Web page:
PhD defence Wim Cuypers
University of Antwerp, Campus Drie Eiken, O building – room D.O.02Montrer l'itinéraire
Prof. dr. Kris Laukens (University of Antwerp)
Prof. dr. Sandra Van Puyvelde (University of Antwerp)
Prof. dr. Jan Jacobs (ITM)
Salmonella is primarily known as a human pathogen responsible for gastroenteritis. Additionally, certain Salmonella strains pose a severe threat by causing life-threatening bloodstream infections. The emergence of antimicrobial resistance (AMR) in Salmonella has become a critical global concern. The aim of this doctoral research was to investigate the genomic adaptations of Salmonella associated with AMR and explore the transcriptomic changes linked to host adaptation.
Initially, we reviewed the literature on fluoroquinolone resistance (FQR) in Salmonella, and showed that the Salmonella Typhi H58 clade hampers the efficacy of fluoroquinolone treatment for typhoid fever in Asia. A greater diversity of plasmid-mediated quinolone resistance mechanisms was observed in non-typhoidal Salmonella compared to typhoidal Salmonella, likely due to the diverse host niche. Limited whole-genome sequencing (WGS) data on FQR in invasive non-typhoidal Salmonella (iNTS) were found, despite the high burden of iNTS in sub-Saharan Africa.
Subsequently, we conducted a WGS study of Salmonella Concord (S. Concord). This pathogen is predominantly associated with gastroenteritis and bloodstream infections in individuals from Ethiopia and Ethiopian adoptees and exhibits remarkably high levels of AMR. By analysing the genomes of 284 historical and contemporary S. Concord isolates collected from 1944 to 2022, we revealed that S. Concord is a polyphyletic serovar, with isolates belonging to three Salmonella super-lineages. Within super-lineage A, eight lineages were identified of which four were linked to Ethiopia and demonstrated high levels of AMR to most antimicrobials used for treating invasive Salmonella infections in low- and middle-income countries. Using long-read sequencing, we uncovered a patchwork of horizontal gene transfer events in regions harboring AMR genes present on structurally diverse IncHI2 and IncA/C2 plasmids and/or chromosomal islands.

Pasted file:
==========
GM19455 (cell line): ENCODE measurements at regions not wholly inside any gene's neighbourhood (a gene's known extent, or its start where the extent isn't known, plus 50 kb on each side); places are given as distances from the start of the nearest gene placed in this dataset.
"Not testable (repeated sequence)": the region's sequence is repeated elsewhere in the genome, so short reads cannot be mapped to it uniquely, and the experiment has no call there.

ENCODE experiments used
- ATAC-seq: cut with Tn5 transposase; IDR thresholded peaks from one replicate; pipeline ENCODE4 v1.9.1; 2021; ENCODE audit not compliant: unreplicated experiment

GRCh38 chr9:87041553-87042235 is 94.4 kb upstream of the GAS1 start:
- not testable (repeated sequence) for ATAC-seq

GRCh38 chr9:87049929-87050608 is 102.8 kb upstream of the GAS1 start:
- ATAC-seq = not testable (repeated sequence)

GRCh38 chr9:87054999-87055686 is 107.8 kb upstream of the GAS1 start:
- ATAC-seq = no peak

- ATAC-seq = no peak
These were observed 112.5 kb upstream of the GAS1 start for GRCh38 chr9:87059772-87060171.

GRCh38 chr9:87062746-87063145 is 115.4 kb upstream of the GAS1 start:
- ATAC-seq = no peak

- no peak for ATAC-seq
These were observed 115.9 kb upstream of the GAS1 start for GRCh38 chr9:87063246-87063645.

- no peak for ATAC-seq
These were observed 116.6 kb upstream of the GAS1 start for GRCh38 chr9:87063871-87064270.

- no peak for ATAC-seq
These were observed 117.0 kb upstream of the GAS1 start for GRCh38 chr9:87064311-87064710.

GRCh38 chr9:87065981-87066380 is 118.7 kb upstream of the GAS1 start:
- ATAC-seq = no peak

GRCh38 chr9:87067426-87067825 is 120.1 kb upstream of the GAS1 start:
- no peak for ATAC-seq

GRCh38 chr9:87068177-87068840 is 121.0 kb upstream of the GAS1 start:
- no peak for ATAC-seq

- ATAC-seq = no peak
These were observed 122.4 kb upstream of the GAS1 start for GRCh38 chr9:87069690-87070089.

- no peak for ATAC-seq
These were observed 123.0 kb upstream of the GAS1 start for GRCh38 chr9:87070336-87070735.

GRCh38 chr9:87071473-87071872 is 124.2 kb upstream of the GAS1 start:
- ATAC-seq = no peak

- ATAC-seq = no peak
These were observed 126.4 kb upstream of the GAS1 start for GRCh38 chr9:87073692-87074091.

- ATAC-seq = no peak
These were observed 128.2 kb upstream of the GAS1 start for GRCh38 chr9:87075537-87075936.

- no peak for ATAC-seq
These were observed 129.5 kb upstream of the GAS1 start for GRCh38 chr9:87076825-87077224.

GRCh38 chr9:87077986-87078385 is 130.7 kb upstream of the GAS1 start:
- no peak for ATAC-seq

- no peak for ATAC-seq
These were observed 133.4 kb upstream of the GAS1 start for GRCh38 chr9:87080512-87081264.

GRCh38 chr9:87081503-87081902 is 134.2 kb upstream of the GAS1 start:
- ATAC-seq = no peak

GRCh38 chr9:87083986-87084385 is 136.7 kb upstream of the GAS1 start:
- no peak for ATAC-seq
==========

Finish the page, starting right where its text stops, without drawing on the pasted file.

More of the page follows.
Finally, we re-implemented the iterative comparison of gene co-expression method using the R programming language to assess the extent of gene co-expression conservation between two gene expression datasets. We further investigated the gene co-expression patterns between two S. Typhimurium strains, including a strain representative of S. Typhimurium ST313 from sub-Saharan Africa. Minimal divergence in gene co-expression between the two strains was observed, but transcriptional rewiring likely occurred in the Type Three Secretion System 1 (T3SS-1) which is required for establishing infection in the gut. In conclusion, this PhD research aimed to investigate the genomic adaptations associated with AMR in Salmonella and explore the transcriptomic changes related to host adaptation. The resulting findings contribute to our understanding of AMR and host-adaptation in Salmonella.
Defence: 3.30 pm
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